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Hint: Try remembering all the properties of limits, including the conditions that are imposed on them, to find out if this statement is true or false.

Let’s revisit all the properties of limit existence that we are aware of. However, we’ll revisit only the ones that involve some relation between two independent functions, having the same limit variable as their arguments.

So, let’s assume two functions first, that have $x$ as their argument, to make the functions look similar to the ones mentioned in the question. So, the two functions assumed can very well be $f(x)$ and $g(x).$

Now, let’s revisit all the properties of limits we know by now.

The first property says that $\underset{x\to a}{\mathop{\lim }}\,(f(x)+g(x))=\underset{x\to a}{\mathop{\lim }}\,f(x)+\underset{x\to a}{\mathop{\lim }}\,g(x)$.

The second property says that $\underset{x\to a}{\mathop{\lim }}\,(f(x)-g(x))=\underset{x\to a}{\mathop{\lim }}\,f(x)-\underset{x\to a}{\mathop{\lim }}\,g(x)$.

The third one says that $\underset{x\to a}{\mathop{\lim }}\,(f(x).g(x))=\underset{x\to a}{\mathop{\lim }}\,f(x).\underset{x\to a}{\mathop{\lim }}\,g(x)$.

The fourth one says that $\underset{x\to a}{\mathop{\lim }}\,\dfrac{f(x)}{g(x)}=\dfrac{\underset{x\to a}{\mathop{\lim }}\,f(x)}{\underset{x\to a}{\mathop{\lim }}\,g(x)}$.

And the last one says that $\underset{x\to a}{\mathop{\lim }}\,{{(f(x))}^{g(x)}}=\underset{x\to a}{\mathop{\lim }}\,{{(f(x))}^{\underset{x\to a}{\mathop{\lim }}\,g(x)}}$.

However, you should very carefully note one thing. For any of these properties to exist, it is mandatory for both, $\underset{x\to a}{\mathop{\lim }}\,f(x)$ and $\underset{x\to a}{\mathop{\lim }}\,g(x)$ to exist individually.

Now, let’s see what we have been given in the question.

In the question, we are asked for the existence of the individual limits, if their product exists, at the same limiting value.

In other words, we are told that $\underset{x\to a}{\mathop{\lim }}\,(f(x).g(x))$ exists.

Now, from the third property, we can say that, $\underset{x\to a}{\mathop{\lim }}\,(f(x).g(x))$ will exist if and only if both, $\underset{x\to a}{\mathop{\lim }}\,f(x)$ and $\underset{x\to a}{\mathop{\lim }}\,g(x)$ exist individually.

Thus, from here, we can conclude that since we’re given that $\underset{x\to a}{\mathop{\lim }}\,(f(x).g(x))$ exists, it automatically means that $\underset{x\to a}{\mathop{\lim }}\,f(x)$ and $\underset{x\to a}{\mathop{\lim }}\,g(x)$ exist individually too.

Hence, the Statement given to us in the question is True.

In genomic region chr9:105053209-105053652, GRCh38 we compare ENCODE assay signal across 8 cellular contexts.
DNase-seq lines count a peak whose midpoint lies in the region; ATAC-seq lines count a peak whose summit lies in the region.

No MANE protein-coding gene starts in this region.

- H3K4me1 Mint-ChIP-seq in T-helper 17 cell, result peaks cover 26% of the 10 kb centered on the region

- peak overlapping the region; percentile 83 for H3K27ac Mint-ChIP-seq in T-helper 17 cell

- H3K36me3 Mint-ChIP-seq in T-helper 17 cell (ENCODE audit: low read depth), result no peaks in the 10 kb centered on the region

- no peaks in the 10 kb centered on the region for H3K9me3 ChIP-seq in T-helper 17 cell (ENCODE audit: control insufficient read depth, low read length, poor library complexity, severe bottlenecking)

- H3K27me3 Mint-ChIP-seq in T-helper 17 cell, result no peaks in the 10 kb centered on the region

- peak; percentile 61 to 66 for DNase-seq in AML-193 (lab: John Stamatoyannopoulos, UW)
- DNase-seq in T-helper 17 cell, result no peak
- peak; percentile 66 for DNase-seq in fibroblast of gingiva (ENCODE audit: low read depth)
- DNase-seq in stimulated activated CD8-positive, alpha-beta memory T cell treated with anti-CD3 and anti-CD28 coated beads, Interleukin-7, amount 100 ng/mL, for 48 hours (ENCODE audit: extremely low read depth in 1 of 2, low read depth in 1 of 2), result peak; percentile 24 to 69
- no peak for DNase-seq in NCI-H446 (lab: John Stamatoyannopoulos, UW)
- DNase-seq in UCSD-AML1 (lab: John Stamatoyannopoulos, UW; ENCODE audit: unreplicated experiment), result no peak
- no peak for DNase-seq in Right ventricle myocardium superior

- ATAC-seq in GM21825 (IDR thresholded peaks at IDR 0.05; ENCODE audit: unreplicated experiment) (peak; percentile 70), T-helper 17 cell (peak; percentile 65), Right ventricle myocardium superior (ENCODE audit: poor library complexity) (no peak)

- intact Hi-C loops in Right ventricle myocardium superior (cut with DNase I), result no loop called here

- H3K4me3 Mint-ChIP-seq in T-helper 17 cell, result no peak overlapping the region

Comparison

Note: Here, in these types of questions the mistake can happen interpreting which side of the property is the condition and which is the implication. For example, in these properties, the condition is that $\underset{x\to a}{\mathop{\lim }}\,f(x)$ and $\underset{x\to a}{\mathop{\lim }}\,g(x)$ exist individually, and the implications are the five properties stated above.

Let’s revisit all the properties of limit existence that we are aware of. However, we’ll revisit only the ones that involve some relation between two independent functions, having the same limit variable as their arguments.

So, let’s assume two functions first, that have $x$ as their argument, to make the functions look similar to the ones mentioned in the question. So, the two functions assumed can very well be $f(x)$ and $g(x).$

Now, let’s revisit all the properties of limits we know by now.

The first property says that $\underset{x\to a}{\mathop{\lim }}\,(f(x)+g(x))=\underset{x\to a}{\mathop{\lim }}\,f(x)+\underset{x\to a}{\mathop{\lim }}\,g(x)$.

The second property says that $\underset{x\to a}{\mathop{\lim }}\,(f(x)-g(x))=\underset{x\to a}{\mathop{\lim }}\,f(x)-\underset{x\to a}{\mathop{\lim }}\,g(x)$.

The third one says that $\underset{x\to a}{\mathop{\lim }}\,(f(x).g(x))=\underset{x\to a}{\mathop{\lim }}\,f(x).\underset{x\to a}{\mathop{\lim }}\,g(x)$.

The fourth one says that $\underset{x\to a}{\mathop{\lim }}\,\dfrac{f(x)}{g(x)}=\dfrac{\underset{x\to a}{\mathop{\lim }}\,f(x)}{\underset{x\to a}{\mathop{\lim }}\,g(x)}$.

And the last one says that $\underset{x\to a}{\mathop{\lim }}\,{{(f(x))}^{g(x)}}=\underset{x\to a}{\mathop{\lim }}\,{{(f(x))}^{\underset{x\to a}{\mathop{\lim }}\,g(x)}}$.

However, you should very carefully note one thing. For any of these properties to exist, it is mandatory for both, $\underset{x\to a}{\mathop{\lim }}\,f(x)$ and $\underset{x\to a}{\mathop{\lim }}\,g(x)$ to exist individually.

Now, let’s see what we have been given in the question.

In the question, we are asked for the existence of the individual limits, if their product exists, at the same limiting value.

In other words, we are told that $\underset{x\to a}{\mathop{\lim }}\,(f(x).g(x))$ exists.

Now, from the third property, we can say that, $\underset{x\to a}{\mathop{\lim }}\,(f(x).g(x))$ will exist if and only if both, $\underset{x\to a}{\mathop{\lim }}\,f(x)$ and $\underset{x\to a}{\mathop{\lim }}\,g(x)$ exist individually.

Thus, from here, we can conclude that since we’re given that $\underset{x\to a}{\mathop{\lim }}\,(f(x).g(x))$ exists, it automatically means that $\underset{x\to a}{\mathop{\lim }}\,f(x)$ and $\underset{x\to a}{\mathop{\lim }}\,g(x)$ exist individually too.

Hence, the Statement given to us in the question is True.

Note: Here, in these types of questions the mistake can happen interpreting which side of the property is the condition and which is the implication. For example, in these properties, the condition is that $\underset{x\to a}{\mathop{\lim }}\,f(x)$ and $\underset{x\to a}{\mathop{\lim }}\,g(x)$ exist individually, and the implications are the five properties stated above.